USB device authorization blocks all devices by default. The administrator is then able to create a list of permitted services. USB usage and file transfer controls can be linked into your access rights manager, meaning that usage and actions can be authorized for specific people with specific devices. Permissions can be end dated and they can include restrictions on file sizes that can be moved.
Device Control Plus is an on-premises package for Windows Server. The central control system will reach across the network to monitor and manage USB slots on endpoints running Windows or macOS. ManageEngine produces a Free edition that will cover 25 endpoints and it has just about all of the features of the paid edition, which is called Professional. You can try the full system with a 30-day free trial.
2. CoSoSys Endpoint Protector
CoSoSys’s goal is to help businesses take advantage of mobility, portability, and communication without giving up data security. To reach this goal, CoSoSys creates proactive data protection solutions that allow PCs, notebooks, and mobile devices to be safely integrated into the business environment. So, there won’t be any situations where private information is lost, stolen, or put in the wrong place.
- Control the device Lock, control, and keep an eye on USB and peripheral ports to stop data from being stolen or lost.
- Protection based on the content Filtering of content for removable storage devices, apps like Outlook, Skype, Dropbox, webmail, and other services. Monitor, control, and block the transfer of sensitive data across multiple exit points, such as email, cloud solutions, and other applications.
- Made encryption mandatory Endpoint Protector DLP lets you manage and enforce USB encryption for Windows and macOS from afar.
- eDiscovery Scan sensitive data on employee computers and put policies in place to stop breaches before they happen.
- Bereitstellung Virtual Appliance: Available in VMX, PVA, OVF, OVA, XVA, and VHD formats that work with the most popular virtualization tools.
- Cloud Service It can be used in Amazon Web Services (AWS), Microsoft Azure, or Google Cloud Platform (GCP).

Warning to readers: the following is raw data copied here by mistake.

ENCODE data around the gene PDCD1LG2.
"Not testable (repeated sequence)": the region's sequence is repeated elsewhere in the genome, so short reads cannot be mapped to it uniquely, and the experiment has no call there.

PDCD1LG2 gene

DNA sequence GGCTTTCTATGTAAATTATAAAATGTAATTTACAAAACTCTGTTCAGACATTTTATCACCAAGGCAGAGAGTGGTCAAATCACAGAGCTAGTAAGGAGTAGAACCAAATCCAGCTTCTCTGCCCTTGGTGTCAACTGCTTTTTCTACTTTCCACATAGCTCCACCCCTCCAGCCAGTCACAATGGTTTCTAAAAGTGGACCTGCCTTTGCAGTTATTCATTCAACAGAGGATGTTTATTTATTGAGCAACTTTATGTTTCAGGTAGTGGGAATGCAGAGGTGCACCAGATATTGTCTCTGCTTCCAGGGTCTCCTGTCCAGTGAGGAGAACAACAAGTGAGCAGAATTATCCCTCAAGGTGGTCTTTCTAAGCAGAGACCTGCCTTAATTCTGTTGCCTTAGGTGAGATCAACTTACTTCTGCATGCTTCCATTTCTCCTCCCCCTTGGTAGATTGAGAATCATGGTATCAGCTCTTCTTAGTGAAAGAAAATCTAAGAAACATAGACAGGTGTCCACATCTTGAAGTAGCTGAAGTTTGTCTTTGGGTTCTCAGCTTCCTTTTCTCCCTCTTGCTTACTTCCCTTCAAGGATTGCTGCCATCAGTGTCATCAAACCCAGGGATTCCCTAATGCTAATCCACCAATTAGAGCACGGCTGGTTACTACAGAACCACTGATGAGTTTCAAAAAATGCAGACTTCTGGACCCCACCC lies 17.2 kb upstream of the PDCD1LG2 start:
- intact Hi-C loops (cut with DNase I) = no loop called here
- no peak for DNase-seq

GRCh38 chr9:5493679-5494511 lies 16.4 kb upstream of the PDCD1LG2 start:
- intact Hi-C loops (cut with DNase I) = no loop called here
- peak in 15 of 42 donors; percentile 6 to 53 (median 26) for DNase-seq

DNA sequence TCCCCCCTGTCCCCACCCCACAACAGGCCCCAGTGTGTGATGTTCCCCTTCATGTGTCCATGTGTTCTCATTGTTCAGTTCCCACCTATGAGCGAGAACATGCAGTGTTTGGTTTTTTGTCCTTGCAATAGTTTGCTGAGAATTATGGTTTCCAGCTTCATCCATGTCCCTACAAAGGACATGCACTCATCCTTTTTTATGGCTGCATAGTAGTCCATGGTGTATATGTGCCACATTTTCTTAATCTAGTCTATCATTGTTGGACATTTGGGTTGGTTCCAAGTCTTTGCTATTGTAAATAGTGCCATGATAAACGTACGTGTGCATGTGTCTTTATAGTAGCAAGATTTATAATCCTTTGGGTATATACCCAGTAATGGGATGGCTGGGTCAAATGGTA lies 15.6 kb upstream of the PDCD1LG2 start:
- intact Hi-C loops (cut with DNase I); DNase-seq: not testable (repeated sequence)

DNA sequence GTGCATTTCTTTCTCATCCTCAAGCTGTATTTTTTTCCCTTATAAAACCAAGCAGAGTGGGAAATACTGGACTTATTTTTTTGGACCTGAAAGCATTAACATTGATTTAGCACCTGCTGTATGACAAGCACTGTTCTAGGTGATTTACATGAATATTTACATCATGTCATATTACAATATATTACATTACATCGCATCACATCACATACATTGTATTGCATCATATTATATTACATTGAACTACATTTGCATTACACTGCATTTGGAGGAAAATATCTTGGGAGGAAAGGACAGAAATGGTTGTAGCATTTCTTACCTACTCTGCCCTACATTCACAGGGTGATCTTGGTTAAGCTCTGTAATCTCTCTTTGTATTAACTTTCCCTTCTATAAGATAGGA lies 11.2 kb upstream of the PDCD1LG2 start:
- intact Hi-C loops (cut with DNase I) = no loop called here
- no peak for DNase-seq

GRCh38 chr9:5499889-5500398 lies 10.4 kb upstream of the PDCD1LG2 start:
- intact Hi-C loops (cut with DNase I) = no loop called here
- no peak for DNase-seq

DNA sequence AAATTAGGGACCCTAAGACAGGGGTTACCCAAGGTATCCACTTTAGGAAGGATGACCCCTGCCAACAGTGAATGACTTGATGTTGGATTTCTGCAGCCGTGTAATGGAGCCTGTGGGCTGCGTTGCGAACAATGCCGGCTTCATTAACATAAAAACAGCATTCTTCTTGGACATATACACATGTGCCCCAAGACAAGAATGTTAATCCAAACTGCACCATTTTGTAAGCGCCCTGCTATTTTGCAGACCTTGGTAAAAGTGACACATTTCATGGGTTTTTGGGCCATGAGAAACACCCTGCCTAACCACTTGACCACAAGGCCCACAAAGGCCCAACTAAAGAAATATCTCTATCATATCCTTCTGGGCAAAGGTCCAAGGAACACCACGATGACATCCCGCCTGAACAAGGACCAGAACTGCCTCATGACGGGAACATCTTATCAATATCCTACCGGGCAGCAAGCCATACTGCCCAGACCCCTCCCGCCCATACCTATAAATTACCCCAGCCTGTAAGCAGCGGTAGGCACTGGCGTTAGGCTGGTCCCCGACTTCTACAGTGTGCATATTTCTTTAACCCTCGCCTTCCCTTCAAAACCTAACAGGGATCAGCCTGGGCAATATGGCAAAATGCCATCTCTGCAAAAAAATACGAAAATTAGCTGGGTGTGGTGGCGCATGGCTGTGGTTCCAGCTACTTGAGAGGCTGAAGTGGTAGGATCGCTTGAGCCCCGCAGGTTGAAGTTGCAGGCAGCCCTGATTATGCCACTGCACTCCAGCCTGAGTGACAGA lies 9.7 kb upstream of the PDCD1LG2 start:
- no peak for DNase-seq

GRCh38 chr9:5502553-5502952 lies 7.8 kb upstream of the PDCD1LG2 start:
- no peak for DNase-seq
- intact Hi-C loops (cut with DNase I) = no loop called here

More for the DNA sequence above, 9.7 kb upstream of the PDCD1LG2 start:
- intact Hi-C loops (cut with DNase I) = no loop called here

- SaaS It can be used as a SaaS version and is hosted in the cloud. Where the server depends on the country.
CoSoSys has a wide range of security products and features for device control, data loss prevention (DLP), and electronic discovery (eDiscovery) for Windows, macOS, and Linux. They also make apps that encrypt and improve portable storage devices.
The application portfolio includes features like device control, mobile device security, file tracing and shadowing, DLP for data in motion and at rest, file/sensitive data password security, data synchronization, and network security. The company tries to make products that are powerful and effective, can be set up in hours, and are easy enough for any IT administrator to use, all from a single web interface.
CoSoSys has a lot of experience meeting your industry-specific or internal data protection needs, such as compliance or specific use cases. CoSoSys’s security products and features include network device controls (interface security), endpoint security, data loss prevention, and eDiscovery for Windows, macOS, and Linux. CoSoSys also makes apps for mobile devices that encrypt data.
3. Symantec Endpoint Protector
Symantec Endpoint Protection is an all-in-one security program that can be used by businesses of all sizes. It has things like a firewall, anti-malware, and protection against unauthorized access. The security suite also keeps data from getting lost. The software blocks security threats and protects against more advanced threats that could happen in the future. Multiple layers of protection and integrated cyber defense give endpoint protection everything it needs. File reputation, behavior analysis, and advanced machine learning are some of the tools it uses to do this. Symantec Endpoint Protection says it has the best protection to find threats quickly and accurately. The software cuts definition file sizes and bandwidth use by up to 70%, and cloud lookup works in real-time to make quick scans.
- Machine learning has gotten better
- Desktop firewall
- Central management console
- Artificial Intelligence
The main benefit of Symantec Endpoint Protection is that it keeps endpoints safe by scanning them for security threats regularly. It also stops unapproved programs from running and uses strict firewall rules to keep an eye on network traffic. Automatically, malicious traffic from corporate networks or browsers is blocked. The software looks for possible threats by putting together information from other users. It also makes good use of advanced AI and machine learning to make sure there aren’t too many false positives. Taking a proactive approach to finding and getting rid of threats gives people peace of mind.
An administrative console lets IT admins make and change security policies. All departments can have rules that say certain programs and files can’t be scanned regularly or on demand. The solution doesn’t come with dedicated management services or mobile scanning, but it keeps malicious threats from getting into connected devices by treating them as peripherals. Endpoint Encryption is powered by PGP, and it protects endpoint data better and powerfully encrypts the whole disk.